To recap, Google is using purchase data for a product called Store Sales Measurement product, which tracks the connection between online ads and in-store purchases.
“The holy grail for online marketers has been about closing the loop between digital media all the way to the store purchase,” Kishore Kanakamedala, Google’s director of product management, told AdExchanger back in May 2017.
Mastercard’s involvement with Google’s store measurement capability shines a light on the use of purchase data to qualify paid media.
Mastercard isn’t the only payment processor media buyers use to power their tools – Visa and American Express both sell transactional data. Advertisers want insights to measure the efficacy of their ads and to make more informed buys in the future, so they need a big pool to pull from.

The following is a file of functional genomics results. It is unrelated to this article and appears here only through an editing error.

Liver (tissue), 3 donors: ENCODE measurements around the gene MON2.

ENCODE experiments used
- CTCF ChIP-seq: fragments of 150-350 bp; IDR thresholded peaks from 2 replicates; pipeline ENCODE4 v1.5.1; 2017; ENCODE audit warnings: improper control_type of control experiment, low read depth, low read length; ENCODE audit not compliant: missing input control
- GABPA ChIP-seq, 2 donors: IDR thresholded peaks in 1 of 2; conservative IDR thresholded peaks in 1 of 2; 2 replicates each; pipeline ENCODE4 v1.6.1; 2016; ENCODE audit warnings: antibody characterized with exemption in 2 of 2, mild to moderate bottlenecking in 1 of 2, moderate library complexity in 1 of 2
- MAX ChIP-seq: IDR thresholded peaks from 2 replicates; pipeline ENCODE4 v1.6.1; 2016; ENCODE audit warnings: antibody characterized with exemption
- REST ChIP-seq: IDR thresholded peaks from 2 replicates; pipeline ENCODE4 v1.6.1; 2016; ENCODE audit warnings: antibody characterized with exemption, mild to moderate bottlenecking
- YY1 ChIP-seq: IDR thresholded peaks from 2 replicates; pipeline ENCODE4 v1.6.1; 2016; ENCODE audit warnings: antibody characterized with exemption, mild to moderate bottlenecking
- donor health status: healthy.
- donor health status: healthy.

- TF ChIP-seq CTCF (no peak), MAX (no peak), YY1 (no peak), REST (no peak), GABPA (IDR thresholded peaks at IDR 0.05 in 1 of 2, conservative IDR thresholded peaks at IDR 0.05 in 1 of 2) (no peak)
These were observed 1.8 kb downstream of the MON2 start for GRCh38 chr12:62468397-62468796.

Aggregators like Cardlytics partner with banks to access purchase data.
And purchase data is also available from aggregators such as Nielsen Catalina Solutions (NCS) and Oracle Data Cloud, which partner with merchants to supply data that can align online messaging to purchases. NCS in particular can drill down to the product level.
That’s more detail than the data that comes from payment processors or banks, which know where consumers buy, but not necessarily what they buy.
Ecommerce giant Amazon also makes its rich purchase dataset available to ad buyers. However, Amazon data is only made available within its own walled garden.
Click here for AdExchanger’s deep dive into who’s selling purchase data.
This post was syndicated from Ad Exchanger.